My greatest accomplishment? Surviving


I was asked today… “What is your greatest accomplishment?” I replied, besides Blessing the gene pool with an excellent specimen of human engineering and good stock (aka my wonderful procreate!!!) … my finest accomplishment would be breaking every stereotype American society could possibly levy on me as a little Black girl from the south side of Chicago and surviving the often non-intentional marginalization from friends, family and coworkers that plays into the environment of hyper-segregation in Chicago. Growing up and soaring above all expectations to live a life unchartered and untethered to America’s negative narrative for Black American women is by far my greatest achievement. I live life out loud and magnificently…

…and I ain’t done yet.


They probably don’t want to ask me anymore questions for a while. #Wink




11 thoughts on “My greatest accomplishment? Surviving

  1. Anya says:

    What a lovely post – and inspirational. I’m trying to get into the habit of saying when I wake up in the morning. “Thank goodness for that I’m still alive.” It makes a huge difference to the rest of the day.

    Liked by 1 person

    • efabuloushb says:

      Unfortunately, as a Mother of Color in America, I now have to be ready to accept that we (as a nation) are not ready to have insightful conversations about privilege. I accept the fact that I have to raise my child with a global mindset and tenacity to be “great” no matter what. But I do like when people ask me those questions because it allows me to strip away the stereotypes and give them a very authentic look at Black humanity without the media’s tainted filter.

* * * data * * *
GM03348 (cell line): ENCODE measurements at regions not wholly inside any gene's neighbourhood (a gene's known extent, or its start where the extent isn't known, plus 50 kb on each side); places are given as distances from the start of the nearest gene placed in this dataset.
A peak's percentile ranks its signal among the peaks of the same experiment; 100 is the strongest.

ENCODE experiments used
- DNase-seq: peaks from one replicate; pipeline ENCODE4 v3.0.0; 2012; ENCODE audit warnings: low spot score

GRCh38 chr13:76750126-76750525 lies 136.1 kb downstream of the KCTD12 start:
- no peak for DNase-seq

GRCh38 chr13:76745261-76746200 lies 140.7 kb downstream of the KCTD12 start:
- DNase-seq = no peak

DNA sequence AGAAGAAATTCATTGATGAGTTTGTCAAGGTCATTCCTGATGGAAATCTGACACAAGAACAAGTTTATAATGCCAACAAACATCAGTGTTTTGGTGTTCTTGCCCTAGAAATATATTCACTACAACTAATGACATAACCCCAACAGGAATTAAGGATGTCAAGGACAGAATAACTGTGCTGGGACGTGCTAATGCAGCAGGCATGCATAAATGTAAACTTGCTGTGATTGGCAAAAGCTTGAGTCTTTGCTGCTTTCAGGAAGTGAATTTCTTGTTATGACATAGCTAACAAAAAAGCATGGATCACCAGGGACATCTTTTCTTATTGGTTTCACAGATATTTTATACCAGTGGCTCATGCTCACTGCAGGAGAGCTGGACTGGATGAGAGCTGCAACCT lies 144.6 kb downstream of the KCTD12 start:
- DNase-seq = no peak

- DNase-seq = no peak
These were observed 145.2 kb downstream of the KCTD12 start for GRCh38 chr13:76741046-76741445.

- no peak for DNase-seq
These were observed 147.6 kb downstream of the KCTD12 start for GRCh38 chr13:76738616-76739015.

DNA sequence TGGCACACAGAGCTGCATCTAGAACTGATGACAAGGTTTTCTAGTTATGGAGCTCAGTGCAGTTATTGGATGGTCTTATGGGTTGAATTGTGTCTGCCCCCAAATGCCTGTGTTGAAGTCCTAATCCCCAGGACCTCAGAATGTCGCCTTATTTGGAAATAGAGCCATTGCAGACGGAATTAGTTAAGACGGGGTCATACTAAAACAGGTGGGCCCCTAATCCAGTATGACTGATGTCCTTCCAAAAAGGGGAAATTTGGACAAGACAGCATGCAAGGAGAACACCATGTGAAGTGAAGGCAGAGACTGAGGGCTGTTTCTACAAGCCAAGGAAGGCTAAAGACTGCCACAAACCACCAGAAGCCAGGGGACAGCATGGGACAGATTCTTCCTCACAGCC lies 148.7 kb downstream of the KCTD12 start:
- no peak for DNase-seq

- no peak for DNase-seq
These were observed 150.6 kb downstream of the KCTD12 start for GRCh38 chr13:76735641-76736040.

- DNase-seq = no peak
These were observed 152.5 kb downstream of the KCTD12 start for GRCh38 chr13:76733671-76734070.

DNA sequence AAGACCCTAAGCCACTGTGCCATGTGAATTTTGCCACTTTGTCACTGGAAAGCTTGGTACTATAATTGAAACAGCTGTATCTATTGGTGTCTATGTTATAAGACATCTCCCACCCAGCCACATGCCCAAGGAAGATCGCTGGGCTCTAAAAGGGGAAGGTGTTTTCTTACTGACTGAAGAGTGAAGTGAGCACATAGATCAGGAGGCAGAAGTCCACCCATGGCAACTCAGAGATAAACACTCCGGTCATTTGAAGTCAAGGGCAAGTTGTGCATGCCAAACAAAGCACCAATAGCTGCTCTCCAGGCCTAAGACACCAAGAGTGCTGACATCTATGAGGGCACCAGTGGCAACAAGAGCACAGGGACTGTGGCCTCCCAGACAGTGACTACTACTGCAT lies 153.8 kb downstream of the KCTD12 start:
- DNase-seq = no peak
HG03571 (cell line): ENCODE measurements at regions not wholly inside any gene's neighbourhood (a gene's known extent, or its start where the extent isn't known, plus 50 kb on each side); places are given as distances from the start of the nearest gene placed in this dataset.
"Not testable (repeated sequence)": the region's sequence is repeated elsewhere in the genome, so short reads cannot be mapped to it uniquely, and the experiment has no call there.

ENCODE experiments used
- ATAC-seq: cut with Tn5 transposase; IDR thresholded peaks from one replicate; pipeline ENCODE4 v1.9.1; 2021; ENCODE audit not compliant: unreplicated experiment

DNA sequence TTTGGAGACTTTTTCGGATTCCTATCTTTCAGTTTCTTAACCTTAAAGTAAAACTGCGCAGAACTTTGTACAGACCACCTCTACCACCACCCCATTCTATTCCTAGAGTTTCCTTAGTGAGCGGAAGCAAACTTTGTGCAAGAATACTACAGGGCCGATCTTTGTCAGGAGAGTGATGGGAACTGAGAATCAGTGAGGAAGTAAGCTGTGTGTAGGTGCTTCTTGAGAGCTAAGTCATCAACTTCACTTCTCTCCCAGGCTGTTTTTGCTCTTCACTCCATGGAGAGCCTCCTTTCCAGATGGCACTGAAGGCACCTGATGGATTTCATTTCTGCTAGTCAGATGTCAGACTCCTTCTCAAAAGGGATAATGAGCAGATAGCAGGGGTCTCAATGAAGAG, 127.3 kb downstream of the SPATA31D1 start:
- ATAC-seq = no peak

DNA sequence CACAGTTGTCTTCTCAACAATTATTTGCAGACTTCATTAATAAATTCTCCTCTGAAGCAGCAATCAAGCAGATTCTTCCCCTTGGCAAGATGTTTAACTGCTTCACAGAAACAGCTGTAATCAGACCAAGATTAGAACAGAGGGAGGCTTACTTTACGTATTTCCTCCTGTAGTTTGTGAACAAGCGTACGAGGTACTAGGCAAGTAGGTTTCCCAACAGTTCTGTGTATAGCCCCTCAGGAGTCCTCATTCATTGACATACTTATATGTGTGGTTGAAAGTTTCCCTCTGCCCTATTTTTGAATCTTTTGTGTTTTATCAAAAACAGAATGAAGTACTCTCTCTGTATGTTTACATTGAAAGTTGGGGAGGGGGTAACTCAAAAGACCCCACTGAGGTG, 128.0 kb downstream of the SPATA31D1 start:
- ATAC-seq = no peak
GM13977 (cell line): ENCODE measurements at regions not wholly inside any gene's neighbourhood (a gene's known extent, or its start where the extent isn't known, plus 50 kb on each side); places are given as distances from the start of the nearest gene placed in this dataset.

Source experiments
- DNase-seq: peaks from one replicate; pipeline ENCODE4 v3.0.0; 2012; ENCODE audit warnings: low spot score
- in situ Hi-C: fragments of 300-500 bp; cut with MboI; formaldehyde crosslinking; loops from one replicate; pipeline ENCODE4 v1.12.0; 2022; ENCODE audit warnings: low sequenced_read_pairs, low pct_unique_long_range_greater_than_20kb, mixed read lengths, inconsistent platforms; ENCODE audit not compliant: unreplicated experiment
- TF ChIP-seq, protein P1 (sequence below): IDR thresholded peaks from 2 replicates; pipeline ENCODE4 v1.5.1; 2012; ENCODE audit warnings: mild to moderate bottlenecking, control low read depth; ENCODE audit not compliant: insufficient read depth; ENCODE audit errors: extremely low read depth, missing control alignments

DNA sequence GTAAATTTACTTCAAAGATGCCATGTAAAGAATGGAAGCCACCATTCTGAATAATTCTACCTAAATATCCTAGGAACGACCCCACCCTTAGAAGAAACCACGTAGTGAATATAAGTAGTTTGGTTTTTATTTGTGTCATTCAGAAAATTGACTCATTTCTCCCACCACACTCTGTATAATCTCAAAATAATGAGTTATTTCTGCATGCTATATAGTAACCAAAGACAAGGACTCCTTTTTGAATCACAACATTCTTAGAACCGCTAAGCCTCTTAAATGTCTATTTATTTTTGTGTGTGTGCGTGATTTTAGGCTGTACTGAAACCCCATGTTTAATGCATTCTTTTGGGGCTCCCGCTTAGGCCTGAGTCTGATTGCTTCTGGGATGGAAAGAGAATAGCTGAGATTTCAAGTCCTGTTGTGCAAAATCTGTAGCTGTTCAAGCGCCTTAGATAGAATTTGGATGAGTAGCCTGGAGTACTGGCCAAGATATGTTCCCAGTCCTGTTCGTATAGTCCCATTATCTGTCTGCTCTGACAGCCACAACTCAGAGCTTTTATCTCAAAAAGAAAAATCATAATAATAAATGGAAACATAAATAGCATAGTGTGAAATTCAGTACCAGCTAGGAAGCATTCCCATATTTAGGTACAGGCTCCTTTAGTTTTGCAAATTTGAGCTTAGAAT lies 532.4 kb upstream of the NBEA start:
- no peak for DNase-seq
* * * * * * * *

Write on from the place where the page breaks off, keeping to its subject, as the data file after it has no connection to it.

2. Christina Aliperti says:

    I love this! I agree that this nation is not ready for those conversations. It’s sad to me that some people refuse to even acknowledge their privilege and would rather act as if it just doesn’t exist.


  3. diadarling3 says:

    Heck yes lady! I feel like so many people look at me and automatically assume things, “southern independent black woman” she probably is bitter, jaded, has multiple baby daddys, works as someone’s secretary…whatever their expectation for someone who looks like me may be. I have risen above those expectations, I have no problem saying I’m one of the hardest worker I know. I love your answer.

    Liked by 1 person

    • efabuloushb says:

      We live in an age where our #BlackGirlMagic and #GirlPower has to be demonstrated just to get the benefit of the doubt. My Dad taught me to strive for excellence. He said no matter what -ism a person is holding on to… True Excellence can never be denied.

      Thanks for your comment and keep slaying them with your Brilliance!!!!


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